Based on experience since 1993, a reduction of about 4,200 Marines in the Marine Corps Reserve is possible. The current plan is to reduce Reserve infrastructure through a combination of fewer active duty personnel in support of the Reserves, active Reserves, individual mobilization augmentees, and drilling Reserves. The Marine Corps will conduct a study to determine the exact nature of these reductions and/or restructuring.

Navy. The QDR calls for some restructuring of Naval Reserve forces resulting in reductions of 4,100. While some additional Reserve personnel will be required to support the transition of combat logistic force ships to the Military Sealift Command, other Reserve positions will be reduced due to the reduction of surface combatants and submarine tenders as well as the early withdrawal of the SH-2 helicopter from service. In addition, the Navy is recommending some cutbacks in overseas activities that will decrease the requirement for reservists assigned to base support.

Air Force. The Air Force has the most integrated Total Force on a day-to-day basis. This is especially true of its mobility force associate units, where Reserve personnel often work side-by-side with their active counterparts, even sharing the same aircraft. A large percentage of Air Force mobility and support missions, in peacetime and in war, are flown by Reserve personnel.

The Reserve fighter force has also been used extensively in many peacetime missions. However, some efficiencies can be gained. One initiative will consolidate Reserve aircraft into larger units, allowing savings in operations and support costs. All Reserve component fighter units will have 15 aircraft assigned. This will be accomplished by transferring a wing of active aircraft to the Reserve. The Air Force will also convert six air defense squadrons to general purpose, training, or other missions, leaving four squadrons for air defense. Also, older aircraft will be retired and replaced by aircraft transferred from the active force. Including the changes in missions, the net result is little change in total numbers of Reserve component fighters, but a significant increase in Air National Guard and Air Force Reserve capability and flexibility.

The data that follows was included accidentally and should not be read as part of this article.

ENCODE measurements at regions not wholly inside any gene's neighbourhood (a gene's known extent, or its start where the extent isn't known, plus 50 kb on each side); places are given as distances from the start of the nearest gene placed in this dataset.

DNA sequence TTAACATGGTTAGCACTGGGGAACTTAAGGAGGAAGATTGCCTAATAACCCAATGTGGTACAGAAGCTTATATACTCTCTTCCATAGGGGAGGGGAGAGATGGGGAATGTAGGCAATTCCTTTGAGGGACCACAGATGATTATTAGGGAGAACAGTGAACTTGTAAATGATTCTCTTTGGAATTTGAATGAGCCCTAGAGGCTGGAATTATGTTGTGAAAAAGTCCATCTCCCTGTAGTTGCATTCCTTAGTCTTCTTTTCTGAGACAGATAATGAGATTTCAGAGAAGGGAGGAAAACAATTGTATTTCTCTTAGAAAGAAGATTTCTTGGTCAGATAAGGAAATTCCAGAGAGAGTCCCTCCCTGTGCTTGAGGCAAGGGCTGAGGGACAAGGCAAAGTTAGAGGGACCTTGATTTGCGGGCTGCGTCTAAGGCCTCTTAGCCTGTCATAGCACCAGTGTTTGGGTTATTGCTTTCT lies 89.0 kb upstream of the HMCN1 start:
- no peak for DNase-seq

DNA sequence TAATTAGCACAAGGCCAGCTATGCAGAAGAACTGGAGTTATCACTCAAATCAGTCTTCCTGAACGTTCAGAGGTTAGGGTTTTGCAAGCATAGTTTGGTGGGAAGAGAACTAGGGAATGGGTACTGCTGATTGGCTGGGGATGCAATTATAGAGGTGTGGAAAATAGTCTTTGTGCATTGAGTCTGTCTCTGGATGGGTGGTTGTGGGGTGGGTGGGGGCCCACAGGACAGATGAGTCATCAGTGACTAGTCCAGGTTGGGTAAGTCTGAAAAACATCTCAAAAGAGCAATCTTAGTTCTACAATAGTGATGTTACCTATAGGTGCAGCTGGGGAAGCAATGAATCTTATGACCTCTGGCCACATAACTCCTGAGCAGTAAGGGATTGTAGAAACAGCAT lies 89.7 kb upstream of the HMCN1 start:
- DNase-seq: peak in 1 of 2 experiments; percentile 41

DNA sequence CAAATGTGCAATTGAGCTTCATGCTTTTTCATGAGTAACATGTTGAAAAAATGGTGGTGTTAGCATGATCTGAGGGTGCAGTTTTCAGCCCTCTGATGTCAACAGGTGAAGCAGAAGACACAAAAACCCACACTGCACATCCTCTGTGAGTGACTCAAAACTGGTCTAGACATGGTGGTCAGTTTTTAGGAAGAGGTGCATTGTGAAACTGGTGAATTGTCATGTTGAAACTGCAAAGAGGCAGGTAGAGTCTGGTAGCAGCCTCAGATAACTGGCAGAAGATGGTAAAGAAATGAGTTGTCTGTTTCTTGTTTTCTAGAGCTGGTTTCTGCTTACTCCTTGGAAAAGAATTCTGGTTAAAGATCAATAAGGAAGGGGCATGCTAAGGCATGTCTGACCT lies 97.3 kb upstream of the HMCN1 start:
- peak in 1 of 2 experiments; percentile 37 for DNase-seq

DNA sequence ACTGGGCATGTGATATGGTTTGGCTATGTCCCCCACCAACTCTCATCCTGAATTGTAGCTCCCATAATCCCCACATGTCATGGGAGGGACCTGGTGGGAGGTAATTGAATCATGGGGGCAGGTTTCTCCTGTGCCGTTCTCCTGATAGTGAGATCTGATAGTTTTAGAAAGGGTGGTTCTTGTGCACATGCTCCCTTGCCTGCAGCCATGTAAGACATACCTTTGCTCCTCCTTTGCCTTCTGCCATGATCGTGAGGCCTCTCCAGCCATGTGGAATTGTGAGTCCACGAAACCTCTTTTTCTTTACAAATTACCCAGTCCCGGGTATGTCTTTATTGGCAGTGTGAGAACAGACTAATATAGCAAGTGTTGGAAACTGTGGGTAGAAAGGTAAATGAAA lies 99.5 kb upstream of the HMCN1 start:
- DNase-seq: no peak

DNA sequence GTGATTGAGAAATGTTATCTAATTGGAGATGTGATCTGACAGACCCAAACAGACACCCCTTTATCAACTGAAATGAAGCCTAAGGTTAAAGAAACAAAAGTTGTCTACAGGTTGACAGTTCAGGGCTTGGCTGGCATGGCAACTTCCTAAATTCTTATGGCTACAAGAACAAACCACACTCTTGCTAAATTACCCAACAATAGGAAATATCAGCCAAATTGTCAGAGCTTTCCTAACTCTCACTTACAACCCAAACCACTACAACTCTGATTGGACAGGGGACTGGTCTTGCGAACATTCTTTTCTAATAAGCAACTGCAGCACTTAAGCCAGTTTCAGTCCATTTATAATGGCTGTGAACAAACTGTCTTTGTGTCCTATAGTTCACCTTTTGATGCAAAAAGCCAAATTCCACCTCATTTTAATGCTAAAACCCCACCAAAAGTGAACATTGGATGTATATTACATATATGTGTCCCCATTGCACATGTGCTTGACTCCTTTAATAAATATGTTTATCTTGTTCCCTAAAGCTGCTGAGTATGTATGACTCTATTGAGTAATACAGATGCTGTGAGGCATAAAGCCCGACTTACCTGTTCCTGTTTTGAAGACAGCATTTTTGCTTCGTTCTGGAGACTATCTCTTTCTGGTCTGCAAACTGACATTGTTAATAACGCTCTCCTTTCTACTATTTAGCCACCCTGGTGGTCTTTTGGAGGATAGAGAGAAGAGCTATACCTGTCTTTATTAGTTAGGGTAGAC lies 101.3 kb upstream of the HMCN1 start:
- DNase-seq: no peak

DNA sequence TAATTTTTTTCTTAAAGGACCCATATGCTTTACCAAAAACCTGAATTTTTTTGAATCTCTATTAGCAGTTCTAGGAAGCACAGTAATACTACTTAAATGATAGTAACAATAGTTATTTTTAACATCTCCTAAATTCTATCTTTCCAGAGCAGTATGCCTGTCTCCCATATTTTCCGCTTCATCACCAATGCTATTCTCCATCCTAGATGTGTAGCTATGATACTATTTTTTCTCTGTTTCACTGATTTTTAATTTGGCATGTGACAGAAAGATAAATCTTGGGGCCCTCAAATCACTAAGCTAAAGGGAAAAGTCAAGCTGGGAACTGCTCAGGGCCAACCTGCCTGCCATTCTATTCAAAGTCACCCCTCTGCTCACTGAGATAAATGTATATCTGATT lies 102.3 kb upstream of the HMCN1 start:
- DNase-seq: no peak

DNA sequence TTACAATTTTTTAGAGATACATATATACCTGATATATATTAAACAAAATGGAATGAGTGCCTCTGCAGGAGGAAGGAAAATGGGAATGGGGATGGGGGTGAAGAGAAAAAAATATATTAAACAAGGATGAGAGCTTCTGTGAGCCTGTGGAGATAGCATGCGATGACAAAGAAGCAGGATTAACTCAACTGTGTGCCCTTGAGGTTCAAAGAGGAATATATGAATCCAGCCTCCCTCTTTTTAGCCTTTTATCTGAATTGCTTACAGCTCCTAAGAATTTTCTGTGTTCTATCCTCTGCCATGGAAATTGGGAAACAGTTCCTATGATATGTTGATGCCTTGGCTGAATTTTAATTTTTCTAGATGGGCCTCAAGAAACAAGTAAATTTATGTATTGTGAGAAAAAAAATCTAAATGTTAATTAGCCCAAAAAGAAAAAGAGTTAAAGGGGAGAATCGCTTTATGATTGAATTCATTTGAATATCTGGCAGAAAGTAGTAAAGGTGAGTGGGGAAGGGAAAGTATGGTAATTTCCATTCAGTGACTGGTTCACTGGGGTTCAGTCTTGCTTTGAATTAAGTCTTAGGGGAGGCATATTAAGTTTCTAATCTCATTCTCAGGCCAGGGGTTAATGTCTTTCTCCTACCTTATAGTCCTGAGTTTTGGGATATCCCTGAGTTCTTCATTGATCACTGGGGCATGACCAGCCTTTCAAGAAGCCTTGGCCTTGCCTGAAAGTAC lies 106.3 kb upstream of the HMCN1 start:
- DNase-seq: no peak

*               *               *

The Department of Defense will develop a legislative package to be submitted with the FY 1999 President's budget seeking drawdown transition authorities to assist our active, Reserve, and civilian personnel as we achieve the manpower reductions described in this section.


We examined mobility requirements across a continuum of planning scenarios, from smaller-scale contingency operations to major theater wars and single-theater conflicts against notional regional great power adversaries. In each case, we measured the ability of DoD's long-range investment program for strategic mobility to support potential deployment requirements. The QDR reaffirmed DoD's baseline requirements for intertheater mobility, as outlined in the 1995 Mobility Requirements Study Bottom-Up Review Update.

To meet our force deployment objectives, the mobility update recommended an airlift capability of approximately 50 million ton-miles per day. The study also recommended a surge sealift capacity of 10 million square feet, made up of fast sealift ships, large medium-speed roll-on/roll-off (LMSR) vessels, and the Ready Reserve Force. It called for an afloat prepositioned cargo capacity of four million square feet for the Army and Marine Corps and a complementary land-based prepositioning program. We plan to have six Army land-based brigade sets of prepositioned equipment (three in Europe, one in Korea, two in Southwest Asia) plus a Marine brigade set in Norway. In addition, we maintain significant stocks of prepositioned equipment afloat - three Marine Corps Maritime Prepositioning Ship squadrons, one heavy brigade set of Army equipment, and selected munitions for the Air Force. Consideration is being given to creating a third heavy brigade set for Southwest Asia. The QDR examined the extent to which these mobility forces could meet DoD's intertheater lift needs in the decades ahead. The review reaffirmed these requirements which, in turn, will guide DoD's long-range planning for strategic mobility forces.

The burdens placed on U.S. strategic mobility forces will not become less demanding in the future. To the contrary, the potential demands of peacetime engagement, reduced infrastructure at overseas bases needed to support airlift en route to a crisis, the likelihood of smaller-scale contingencies worldwide, and the increased possibility of confronting nuclear, biological, and chemical threats all pose challenges for mobility forces that were not accounted for in the mobility update. These and other key issues will be evaluated and will receive increased emphasis as DoD formulates upcoming budget requests for strategic mobility programs.